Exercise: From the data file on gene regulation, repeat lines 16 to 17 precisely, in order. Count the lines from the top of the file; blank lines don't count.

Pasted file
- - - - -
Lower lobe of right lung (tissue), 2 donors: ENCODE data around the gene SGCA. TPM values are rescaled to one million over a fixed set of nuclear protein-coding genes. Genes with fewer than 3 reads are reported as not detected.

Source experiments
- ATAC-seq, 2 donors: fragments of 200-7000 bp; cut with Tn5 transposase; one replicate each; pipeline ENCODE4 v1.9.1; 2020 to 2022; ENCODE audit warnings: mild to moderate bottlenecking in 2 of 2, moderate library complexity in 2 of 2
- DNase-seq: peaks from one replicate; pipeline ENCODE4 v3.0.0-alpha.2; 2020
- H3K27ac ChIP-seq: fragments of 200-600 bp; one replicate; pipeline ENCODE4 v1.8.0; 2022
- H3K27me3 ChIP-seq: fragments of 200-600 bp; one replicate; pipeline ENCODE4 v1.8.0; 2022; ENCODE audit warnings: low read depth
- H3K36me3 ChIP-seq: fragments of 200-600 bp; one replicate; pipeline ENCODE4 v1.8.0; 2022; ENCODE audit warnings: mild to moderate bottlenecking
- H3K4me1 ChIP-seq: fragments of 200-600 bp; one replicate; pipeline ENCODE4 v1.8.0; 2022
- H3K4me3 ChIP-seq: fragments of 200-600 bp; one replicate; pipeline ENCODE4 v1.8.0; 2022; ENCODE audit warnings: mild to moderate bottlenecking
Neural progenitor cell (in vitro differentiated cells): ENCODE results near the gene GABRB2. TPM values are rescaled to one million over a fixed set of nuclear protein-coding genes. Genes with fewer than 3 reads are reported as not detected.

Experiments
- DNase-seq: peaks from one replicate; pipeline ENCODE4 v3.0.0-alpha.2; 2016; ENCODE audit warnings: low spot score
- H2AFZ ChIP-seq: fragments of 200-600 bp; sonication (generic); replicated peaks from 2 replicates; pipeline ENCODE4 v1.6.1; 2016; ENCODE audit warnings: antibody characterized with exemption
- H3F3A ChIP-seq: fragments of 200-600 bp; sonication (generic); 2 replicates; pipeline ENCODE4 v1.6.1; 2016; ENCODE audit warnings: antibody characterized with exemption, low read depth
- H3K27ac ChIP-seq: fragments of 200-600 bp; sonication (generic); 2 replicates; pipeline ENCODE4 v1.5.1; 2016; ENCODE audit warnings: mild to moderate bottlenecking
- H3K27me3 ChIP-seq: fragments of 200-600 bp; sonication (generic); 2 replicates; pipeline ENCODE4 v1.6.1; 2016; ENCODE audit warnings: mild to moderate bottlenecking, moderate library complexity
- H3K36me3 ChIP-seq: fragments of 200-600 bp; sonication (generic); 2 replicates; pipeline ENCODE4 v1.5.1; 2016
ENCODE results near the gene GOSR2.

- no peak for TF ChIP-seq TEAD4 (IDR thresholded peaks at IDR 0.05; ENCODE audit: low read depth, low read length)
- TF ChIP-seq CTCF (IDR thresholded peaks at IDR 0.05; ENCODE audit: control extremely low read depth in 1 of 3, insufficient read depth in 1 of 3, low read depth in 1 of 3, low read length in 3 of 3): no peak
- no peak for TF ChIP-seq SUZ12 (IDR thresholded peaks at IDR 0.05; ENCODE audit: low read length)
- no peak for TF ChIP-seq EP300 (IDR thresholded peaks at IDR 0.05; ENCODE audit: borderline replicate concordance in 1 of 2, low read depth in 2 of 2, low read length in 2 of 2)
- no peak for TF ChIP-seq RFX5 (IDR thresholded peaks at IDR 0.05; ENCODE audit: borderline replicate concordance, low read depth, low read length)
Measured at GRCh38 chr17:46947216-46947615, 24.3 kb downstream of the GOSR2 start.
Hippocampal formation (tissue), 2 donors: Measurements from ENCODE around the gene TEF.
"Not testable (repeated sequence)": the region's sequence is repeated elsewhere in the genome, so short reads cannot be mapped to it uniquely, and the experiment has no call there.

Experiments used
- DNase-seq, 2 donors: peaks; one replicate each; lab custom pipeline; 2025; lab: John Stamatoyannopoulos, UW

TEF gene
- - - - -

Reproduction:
- H3K27me3 ChIP-seq: fragments of 200-600 bp; sonication (generic); 2 replicates; pipeline ENCODE4 v1.6.1; 2016; ENCODE audit warnings: mild to moderate bottlenecking, moderate library complexity
- H3K36me3 ChIP-seq: fragments of 200-600 bp; sonication (generic); 2 replicates; pipeline ENCODE4 v1.5.1; 2016